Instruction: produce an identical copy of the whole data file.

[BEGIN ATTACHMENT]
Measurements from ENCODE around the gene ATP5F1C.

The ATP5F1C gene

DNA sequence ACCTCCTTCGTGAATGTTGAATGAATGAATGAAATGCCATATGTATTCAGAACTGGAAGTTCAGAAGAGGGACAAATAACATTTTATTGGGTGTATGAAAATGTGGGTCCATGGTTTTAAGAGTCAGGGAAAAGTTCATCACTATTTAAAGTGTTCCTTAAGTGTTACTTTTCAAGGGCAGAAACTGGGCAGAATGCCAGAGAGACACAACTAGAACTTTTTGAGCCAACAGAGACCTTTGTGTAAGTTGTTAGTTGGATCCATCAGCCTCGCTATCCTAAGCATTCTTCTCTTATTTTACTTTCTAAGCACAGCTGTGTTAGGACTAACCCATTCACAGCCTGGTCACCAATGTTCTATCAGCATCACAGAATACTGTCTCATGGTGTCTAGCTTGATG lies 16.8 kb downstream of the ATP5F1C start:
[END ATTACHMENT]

Measurements from ENCODE around the gene ATP5F1C.

The ATP5F1C gene

DNA sequence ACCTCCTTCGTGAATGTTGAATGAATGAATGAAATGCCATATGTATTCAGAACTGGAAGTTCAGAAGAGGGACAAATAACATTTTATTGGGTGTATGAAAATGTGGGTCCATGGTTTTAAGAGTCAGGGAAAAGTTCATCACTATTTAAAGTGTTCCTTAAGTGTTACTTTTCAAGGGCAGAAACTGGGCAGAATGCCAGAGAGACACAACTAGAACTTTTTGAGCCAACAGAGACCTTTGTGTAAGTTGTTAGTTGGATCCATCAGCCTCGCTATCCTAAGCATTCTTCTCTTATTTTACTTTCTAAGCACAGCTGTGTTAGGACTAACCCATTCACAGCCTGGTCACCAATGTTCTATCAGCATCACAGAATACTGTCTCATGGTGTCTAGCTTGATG lies 16.8 kb downstream of the ATP5F1C start: